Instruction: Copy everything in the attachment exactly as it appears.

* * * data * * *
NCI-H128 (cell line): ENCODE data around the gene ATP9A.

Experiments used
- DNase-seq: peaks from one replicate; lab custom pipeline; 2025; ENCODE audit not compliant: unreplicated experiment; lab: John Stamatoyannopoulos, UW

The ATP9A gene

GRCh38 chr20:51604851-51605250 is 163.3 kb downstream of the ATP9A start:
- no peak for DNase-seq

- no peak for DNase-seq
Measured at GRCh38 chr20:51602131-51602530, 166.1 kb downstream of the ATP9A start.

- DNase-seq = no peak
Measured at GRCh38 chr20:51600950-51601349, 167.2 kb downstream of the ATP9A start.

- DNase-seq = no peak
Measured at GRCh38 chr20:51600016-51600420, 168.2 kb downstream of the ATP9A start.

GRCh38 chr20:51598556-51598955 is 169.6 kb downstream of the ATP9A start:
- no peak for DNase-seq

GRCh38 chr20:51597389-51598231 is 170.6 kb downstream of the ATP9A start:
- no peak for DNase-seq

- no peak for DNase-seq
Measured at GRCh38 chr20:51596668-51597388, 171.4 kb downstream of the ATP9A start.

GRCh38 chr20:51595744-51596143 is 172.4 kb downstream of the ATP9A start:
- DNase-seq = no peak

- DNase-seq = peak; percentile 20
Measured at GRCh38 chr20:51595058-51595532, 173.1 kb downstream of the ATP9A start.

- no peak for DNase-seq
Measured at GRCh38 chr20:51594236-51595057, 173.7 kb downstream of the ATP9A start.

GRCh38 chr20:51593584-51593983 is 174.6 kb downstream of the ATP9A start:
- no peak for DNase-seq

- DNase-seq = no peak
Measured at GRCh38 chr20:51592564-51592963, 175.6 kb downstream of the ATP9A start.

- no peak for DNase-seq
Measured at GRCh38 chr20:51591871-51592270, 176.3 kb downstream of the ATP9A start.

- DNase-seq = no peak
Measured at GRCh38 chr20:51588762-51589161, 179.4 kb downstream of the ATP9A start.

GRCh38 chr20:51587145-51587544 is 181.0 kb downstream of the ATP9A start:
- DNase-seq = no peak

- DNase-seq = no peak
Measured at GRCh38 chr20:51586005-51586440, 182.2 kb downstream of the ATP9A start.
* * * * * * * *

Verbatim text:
NCI-H128 (cell line): ENCODE data around the gene ATP9A.

Experiments used
- DNase-seq: peaks from one replicate; lab custom pipeline; 2025; ENCODE audit not compliant: unreplicated experiment; lab: John Stamatoyannopoulos, UW

The ATP9A gene

GRCh38 chr20:51604851-51605250 is 163.3 kb downstream of the ATP9A start:
- no peak for DNase-seq

- no peak for DNase-seq
Measured at GRCh38 chr20:51602131-51602530, 166.1 kb downstream of the ATP9A start.

- DNase-seq = no peak
Measured at GRCh38 chr20:51600950-51601349, 167.2 kb downstream of the ATP9A start.

- DNase-seq = no peak
Measured at GRCh38 chr20:51600016-51600420, 168.2 kb downstream of the ATP9A start.

GRCh38 chr20:51598556-51598955 is 169.6 kb downstream of the ATP9A start:
- no peak for DNase-seq

GRCh38 chr20:51597389-51598231 is 170.6 kb downstream of the ATP9A start:
- no peak for DNase-seq

- no peak for DNase-seq
Measured at GRCh38 chr20:51596668-51597388, 171.4 kb downstream of the ATP9A start.

GRCh38 chr20:51595744-51596143 is 172.4 kb downstream of the ATP9A start:
- DNase-seq = no peak

- DNase-seq = peak; percentile 20
Measured at GRCh38 chr20:51595058-51595532, 173.1 kb downstream of the ATP9A start.

- no peak for DNase-seq
Measured at GRCh38 chr20:51594236-51595057, 173.7 kb downstream of the ATP9A start.

GRCh38 chr20:51593584-51593983 is 174.6 kb downstream of the ATP9A start:
- no peak for DNase-seq

- DNase-seq = no peak
Measured at GRCh38 chr20:51592564-51592963, 175.6 kb downstream of the ATP9A start.

- no peak for DNase-seq
Measured at GRCh38 chr20:51591871-51592270, 176.3 kb downstream of the ATP9A start.

- DNase-seq = no peak
Measured at GRCh38 chr20:51588762-51589161, 179.4 kb downstream of the ATP9A start.

GRCh38 chr20:51587145-51587544 is 181.0 kb downstream of the ATP9A start:
- DNase-seq = no peak

- DNase-seq = no peak
Measured at GRCh38 chr20:51586005-51586440, 182.2 kb downstream of the ATP9A start.